posted 4 years ago

Chevrolet Volt Plugs Into The Green Market

Milton Keynes was the launch for the new Chevrolet Volt - a car designed to help the environment.

Milton Keynes was the launch for the new Chevrolet Volt - a car designed to help the environment, as Olivia Gauch reports.

With the emphasis more on how we can go green, the automotive industry in recent years has got in on the act by producing cars to reduce carbon emissions. Toyota started with the Prius, Lexus have their Hybrid models, Nissan has its Leaf and now Chevrolet is bringing its version to the European market.

Described as an extended range electric car, the Volt has already been crowned European Car of the Year for 2012. What makes it different from its electric car rivals is that, once the battery has been used up you can carry on driving, as power then comes from the petrol-powered engine. So no worrying about being stranded far from home and realising having a generator in the boot at all times would solve any battery life problems. Imagine plugging in your phone to the mains to give it some charge, well this is what you can do with the Volt.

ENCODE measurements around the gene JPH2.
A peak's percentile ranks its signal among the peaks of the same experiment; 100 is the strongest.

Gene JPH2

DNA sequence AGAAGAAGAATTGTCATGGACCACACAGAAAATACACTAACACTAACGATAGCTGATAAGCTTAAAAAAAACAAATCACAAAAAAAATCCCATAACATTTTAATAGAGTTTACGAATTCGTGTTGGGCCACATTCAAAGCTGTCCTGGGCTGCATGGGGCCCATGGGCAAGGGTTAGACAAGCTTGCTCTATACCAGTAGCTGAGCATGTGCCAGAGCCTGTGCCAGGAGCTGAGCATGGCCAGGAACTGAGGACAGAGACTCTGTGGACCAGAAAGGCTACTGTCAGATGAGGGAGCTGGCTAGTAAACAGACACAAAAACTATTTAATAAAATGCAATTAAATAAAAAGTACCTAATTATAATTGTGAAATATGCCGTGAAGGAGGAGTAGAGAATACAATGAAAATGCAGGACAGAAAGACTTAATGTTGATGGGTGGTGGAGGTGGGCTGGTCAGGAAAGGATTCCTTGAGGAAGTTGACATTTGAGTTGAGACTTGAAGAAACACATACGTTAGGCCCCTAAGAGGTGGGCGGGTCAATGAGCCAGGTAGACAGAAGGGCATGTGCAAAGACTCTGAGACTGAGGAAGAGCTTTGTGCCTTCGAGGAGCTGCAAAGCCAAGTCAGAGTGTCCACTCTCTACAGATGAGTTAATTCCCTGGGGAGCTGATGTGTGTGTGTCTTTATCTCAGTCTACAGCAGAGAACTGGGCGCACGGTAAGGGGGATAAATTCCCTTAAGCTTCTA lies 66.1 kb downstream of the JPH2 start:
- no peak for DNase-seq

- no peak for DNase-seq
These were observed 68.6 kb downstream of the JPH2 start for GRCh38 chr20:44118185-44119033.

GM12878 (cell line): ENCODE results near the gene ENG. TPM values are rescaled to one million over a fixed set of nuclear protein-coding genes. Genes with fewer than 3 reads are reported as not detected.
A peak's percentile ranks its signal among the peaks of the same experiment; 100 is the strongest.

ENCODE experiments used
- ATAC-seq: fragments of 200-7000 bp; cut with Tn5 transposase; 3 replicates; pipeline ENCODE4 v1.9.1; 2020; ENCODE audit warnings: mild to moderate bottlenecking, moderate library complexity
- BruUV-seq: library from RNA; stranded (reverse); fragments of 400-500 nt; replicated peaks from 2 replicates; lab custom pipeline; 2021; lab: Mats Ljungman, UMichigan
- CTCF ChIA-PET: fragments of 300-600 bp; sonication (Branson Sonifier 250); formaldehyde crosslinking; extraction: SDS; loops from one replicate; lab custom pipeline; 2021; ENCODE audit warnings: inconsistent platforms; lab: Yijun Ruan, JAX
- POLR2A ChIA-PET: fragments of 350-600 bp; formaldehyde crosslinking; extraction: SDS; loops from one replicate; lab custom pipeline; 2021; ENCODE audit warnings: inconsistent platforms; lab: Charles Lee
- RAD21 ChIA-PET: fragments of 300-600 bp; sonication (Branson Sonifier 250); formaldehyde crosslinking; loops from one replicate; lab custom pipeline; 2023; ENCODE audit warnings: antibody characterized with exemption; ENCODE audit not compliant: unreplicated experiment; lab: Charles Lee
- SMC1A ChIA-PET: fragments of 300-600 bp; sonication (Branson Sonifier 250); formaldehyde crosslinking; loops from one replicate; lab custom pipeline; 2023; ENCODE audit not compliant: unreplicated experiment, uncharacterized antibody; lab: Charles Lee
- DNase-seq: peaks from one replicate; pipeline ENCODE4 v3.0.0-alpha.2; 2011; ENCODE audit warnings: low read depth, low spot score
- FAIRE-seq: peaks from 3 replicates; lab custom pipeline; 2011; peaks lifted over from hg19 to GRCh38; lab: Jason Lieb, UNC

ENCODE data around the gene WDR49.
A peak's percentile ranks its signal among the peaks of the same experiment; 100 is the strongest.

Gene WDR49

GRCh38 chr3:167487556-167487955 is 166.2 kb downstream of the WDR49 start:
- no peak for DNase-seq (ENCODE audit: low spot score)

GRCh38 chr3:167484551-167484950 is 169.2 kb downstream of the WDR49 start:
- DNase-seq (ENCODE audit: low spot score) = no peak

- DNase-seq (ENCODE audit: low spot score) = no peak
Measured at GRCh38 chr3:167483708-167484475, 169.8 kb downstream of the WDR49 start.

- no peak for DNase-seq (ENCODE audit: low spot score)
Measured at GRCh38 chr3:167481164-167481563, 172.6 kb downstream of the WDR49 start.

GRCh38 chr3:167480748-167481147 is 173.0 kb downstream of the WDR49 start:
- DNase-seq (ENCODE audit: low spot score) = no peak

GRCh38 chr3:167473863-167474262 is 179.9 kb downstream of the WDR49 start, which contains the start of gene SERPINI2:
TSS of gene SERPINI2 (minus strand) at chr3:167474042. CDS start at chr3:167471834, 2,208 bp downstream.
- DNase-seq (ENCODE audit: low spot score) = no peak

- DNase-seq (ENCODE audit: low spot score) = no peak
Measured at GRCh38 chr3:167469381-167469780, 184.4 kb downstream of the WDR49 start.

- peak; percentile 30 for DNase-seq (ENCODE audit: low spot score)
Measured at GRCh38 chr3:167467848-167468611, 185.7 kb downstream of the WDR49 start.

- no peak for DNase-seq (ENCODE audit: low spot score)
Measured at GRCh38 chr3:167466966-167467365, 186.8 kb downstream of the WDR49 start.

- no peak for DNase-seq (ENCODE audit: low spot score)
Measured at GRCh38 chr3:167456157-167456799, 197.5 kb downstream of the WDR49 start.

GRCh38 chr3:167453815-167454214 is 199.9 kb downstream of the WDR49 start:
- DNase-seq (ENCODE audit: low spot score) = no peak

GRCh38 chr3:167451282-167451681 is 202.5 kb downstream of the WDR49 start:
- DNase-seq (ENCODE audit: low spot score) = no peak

With Milton Keynes being part of the Plugged In Places scheme, the Mayor of the town kindly let Chevrolet park up their fleet of Volts and plug them in to the charge points.

On first impression it appears that one mould fits all when it comes to these ‘green’ cars. The Volt design team have even made the exterior energy efficient, with sleek lines and the enhanced aerodynamic closed in grille. The front LED lights taper like Cleopatra’s eyeliner and keeping with the Egyptian theme, the rear lights remind me of symbols inspired by hieroglyphics.

Due to the L-shaped battery running down the middle of the car, it has only been made for four people. That’s not a big issue. The majority of cars nowadays cater for five, but often the extra seat would pose a problem for even a stickman.

At first, and the white pearlescent plastic interior mixed with the black leather seats does make you question why the contrast. Wasn’t white and black popular in the eighties? Michael Jackson certainly thought so with his socks. But after spending some time in the car, it actually had grown on me and I was in fact beginning to like it a lot. The cabin is very spacious, as is the boot and the seats are very comfortable and easily adjustable for all sizes.

A nice big blue button on the centre console starts the car and then the fun really starts. With a full-colour interactive screen on the dash overloading you with information on the car, such as what mode to drive in, how far the battery will run, even how much psi in the tyres. There is then a touchscreen in the centre console that tells you how efficiently you’re driving, diagrams showing power flow through the wheels and energy efficiency. The list is endless and very distracting whilst driving. All I wanted to do was get my percentage up in the driving style, which excited me as much as a computer game, but it does get you driving more efficiently.